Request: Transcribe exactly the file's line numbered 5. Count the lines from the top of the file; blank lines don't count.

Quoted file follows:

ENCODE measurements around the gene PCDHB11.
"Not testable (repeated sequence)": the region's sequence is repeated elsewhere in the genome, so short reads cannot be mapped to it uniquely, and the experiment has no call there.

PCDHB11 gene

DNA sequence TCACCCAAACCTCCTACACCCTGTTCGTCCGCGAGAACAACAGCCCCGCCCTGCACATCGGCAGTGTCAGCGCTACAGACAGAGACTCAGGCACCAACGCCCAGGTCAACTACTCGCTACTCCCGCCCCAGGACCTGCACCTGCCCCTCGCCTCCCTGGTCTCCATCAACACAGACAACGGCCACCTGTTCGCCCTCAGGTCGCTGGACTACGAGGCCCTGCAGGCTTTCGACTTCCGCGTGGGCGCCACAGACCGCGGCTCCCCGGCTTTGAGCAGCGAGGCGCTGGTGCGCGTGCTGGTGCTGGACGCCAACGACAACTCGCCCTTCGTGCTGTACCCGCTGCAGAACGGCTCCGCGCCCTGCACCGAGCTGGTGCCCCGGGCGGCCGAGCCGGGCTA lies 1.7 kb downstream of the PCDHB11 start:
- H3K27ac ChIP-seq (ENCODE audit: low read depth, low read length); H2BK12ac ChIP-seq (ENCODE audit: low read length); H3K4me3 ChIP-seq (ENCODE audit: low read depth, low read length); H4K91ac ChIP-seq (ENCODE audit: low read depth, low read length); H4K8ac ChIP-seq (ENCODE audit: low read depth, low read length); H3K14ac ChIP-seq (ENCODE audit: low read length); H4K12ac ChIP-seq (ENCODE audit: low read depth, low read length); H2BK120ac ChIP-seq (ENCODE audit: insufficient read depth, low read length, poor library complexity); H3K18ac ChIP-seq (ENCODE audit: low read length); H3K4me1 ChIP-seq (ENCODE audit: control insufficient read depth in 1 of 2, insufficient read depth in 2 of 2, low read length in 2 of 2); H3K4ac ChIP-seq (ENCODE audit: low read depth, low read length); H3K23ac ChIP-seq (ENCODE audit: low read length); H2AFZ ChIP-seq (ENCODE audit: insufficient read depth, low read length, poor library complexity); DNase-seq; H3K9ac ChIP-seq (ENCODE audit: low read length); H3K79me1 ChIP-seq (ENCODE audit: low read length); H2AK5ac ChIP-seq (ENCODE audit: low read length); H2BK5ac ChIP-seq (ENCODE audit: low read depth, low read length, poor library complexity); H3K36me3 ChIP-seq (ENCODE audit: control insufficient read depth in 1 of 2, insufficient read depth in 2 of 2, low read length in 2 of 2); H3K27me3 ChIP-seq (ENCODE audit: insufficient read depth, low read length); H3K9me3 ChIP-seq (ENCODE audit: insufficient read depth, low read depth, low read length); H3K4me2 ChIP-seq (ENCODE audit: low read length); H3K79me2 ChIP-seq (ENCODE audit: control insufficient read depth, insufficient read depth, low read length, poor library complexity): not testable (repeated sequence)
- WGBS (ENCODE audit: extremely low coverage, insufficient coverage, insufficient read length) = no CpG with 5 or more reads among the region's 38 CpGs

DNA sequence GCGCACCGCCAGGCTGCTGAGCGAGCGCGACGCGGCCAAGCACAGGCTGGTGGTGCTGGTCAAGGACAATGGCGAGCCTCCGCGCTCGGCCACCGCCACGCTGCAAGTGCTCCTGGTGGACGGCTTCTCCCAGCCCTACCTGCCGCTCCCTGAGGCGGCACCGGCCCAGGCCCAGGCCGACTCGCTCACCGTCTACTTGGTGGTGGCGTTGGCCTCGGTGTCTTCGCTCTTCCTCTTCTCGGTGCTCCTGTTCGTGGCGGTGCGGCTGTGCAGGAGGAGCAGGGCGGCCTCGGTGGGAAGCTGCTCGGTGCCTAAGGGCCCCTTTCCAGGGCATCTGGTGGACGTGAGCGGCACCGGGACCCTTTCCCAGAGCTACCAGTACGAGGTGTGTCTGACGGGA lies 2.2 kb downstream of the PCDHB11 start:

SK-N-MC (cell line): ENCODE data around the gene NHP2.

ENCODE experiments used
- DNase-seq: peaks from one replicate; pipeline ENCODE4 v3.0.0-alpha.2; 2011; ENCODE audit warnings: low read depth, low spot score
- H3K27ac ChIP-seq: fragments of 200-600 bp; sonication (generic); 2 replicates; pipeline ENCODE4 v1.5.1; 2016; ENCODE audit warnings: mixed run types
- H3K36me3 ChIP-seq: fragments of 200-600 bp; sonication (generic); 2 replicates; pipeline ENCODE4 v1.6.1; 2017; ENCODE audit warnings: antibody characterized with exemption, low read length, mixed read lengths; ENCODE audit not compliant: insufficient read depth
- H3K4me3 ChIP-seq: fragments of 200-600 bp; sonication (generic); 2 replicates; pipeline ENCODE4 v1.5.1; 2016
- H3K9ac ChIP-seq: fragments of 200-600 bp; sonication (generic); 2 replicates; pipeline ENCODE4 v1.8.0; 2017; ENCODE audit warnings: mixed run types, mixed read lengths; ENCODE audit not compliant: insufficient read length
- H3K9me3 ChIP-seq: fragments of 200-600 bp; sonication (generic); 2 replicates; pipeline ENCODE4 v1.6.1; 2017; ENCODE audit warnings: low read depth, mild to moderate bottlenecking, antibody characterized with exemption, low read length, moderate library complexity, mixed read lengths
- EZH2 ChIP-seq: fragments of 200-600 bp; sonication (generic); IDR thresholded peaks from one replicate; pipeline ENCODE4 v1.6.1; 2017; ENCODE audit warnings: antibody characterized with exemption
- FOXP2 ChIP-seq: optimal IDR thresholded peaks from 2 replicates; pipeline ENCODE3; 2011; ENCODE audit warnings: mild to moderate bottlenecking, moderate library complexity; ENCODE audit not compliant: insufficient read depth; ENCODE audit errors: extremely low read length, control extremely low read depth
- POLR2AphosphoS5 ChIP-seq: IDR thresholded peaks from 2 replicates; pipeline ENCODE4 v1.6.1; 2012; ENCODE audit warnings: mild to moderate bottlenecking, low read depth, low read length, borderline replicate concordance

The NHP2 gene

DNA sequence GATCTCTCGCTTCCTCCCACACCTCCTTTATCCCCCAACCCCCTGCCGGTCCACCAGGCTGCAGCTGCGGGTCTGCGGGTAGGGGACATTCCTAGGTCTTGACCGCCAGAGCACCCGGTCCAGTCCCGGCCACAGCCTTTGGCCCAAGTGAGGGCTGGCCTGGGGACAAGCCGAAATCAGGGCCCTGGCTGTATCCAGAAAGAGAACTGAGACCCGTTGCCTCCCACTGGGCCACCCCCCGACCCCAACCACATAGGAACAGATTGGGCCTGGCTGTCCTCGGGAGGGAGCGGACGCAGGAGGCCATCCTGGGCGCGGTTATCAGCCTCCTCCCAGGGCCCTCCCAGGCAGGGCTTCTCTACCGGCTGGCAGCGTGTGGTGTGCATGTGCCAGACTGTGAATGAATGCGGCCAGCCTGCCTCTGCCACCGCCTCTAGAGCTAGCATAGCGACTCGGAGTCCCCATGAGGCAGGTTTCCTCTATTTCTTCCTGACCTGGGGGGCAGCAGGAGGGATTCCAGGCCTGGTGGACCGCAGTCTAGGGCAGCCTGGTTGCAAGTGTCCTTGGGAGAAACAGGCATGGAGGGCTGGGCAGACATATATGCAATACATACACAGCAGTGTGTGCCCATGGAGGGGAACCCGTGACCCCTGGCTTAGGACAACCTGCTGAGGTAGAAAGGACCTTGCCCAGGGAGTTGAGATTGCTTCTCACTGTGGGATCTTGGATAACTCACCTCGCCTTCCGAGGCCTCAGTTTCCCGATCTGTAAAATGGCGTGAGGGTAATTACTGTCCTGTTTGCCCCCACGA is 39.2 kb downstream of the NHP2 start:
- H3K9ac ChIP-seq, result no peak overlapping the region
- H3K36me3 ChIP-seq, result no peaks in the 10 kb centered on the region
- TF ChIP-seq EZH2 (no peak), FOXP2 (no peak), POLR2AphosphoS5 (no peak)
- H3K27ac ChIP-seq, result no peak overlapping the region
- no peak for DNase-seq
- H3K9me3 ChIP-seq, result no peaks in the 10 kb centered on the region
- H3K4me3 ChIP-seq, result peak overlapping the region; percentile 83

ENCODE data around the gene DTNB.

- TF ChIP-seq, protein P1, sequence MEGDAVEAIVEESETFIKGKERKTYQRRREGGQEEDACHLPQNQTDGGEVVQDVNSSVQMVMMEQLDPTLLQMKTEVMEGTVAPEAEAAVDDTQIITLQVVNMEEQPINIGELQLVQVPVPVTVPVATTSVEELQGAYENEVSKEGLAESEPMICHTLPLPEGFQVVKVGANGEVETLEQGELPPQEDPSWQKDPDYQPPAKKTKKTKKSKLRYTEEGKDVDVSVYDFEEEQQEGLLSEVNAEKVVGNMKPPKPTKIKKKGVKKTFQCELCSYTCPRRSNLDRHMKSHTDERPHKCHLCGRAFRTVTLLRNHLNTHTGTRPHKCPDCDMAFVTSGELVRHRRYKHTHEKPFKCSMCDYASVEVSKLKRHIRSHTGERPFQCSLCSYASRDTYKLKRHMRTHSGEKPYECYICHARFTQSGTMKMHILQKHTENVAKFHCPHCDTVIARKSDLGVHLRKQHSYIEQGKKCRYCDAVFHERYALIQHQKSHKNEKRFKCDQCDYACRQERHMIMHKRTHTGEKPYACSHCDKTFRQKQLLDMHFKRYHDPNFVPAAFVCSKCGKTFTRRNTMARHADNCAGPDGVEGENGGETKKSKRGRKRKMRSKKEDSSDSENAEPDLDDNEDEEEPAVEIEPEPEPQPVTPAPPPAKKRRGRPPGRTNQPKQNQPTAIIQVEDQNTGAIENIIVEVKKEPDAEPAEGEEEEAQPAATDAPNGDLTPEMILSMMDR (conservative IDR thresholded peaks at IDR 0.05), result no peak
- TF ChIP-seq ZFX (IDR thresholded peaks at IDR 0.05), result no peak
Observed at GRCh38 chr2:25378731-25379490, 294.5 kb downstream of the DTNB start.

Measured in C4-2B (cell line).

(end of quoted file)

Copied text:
- H3K27ac ChIP-seq (ENCODE audit: low read depth, low read length); H2BK12ac ChIP-seq (ENCODE audit: low read length); H3K4me3 ChIP-seq (ENCODE audit: low read depth, low read length); H4K91ac ChIP-seq (ENCODE audit: low read depth, low read length); H4K8ac ChIP-seq (ENCODE audit: low read depth, low read length); H3K14ac ChIP-seq (ENCODE audit: low read length); H4K12ac ChIP-seq (ENCODE audit: low read depth, low read length); H2BK120ac ChIP-seq (ENCODE audit: insufficient read depth, low read length, poor library complexity); H3K18ac ChIP-seq (ENCODE audit: low read length); H3K4me1 ChIP-seq (ENCODE audit: control insufficient read depth in 1 of 2, insufficient read depth in 2 of 2, low read length in 2 of 2); H3K4ac ChIP-seq (ENCODE audit: low read depth, low read length); H3K23ac ChIP-seq (ENCODE audit: low read length); H2AFZ ChIP-seq (ENCODE audit: insufficient read depth, low read length, poor library complexity); DNase-seq; H3K9ac ChIP-seq (ENCODE audit: low read length); H3K79me1 ChIP-seq (ENCODE audit: low read length); H2AK5ac ChIP-seq (ENCODE audit: low read length); H2BK5ac ChIP-seq (ENCODE audit: low read depth, low read length, poor library complexity); H3K36me3 ChIP-seq (ENCODE audit: control insufficient read depth in 1 of 2, insufficient read depth in 2 of 2, low read length in 2 of 2); H3K27me3 ChIP-seq (ENCODE audit: insufficient read depth, low read length); H3K9me3 ChIP-seq (ENCODE audit: insufficient read depth, low read depth, low read length); H3K4me2 ChIP-seq (ENCODE audit: low read length); H3K79me2 ChIP-seq (ENCODE audit: control insufficient read depth, insufficient read depth, low read length, poor library complexity): not testable (repeated sequence)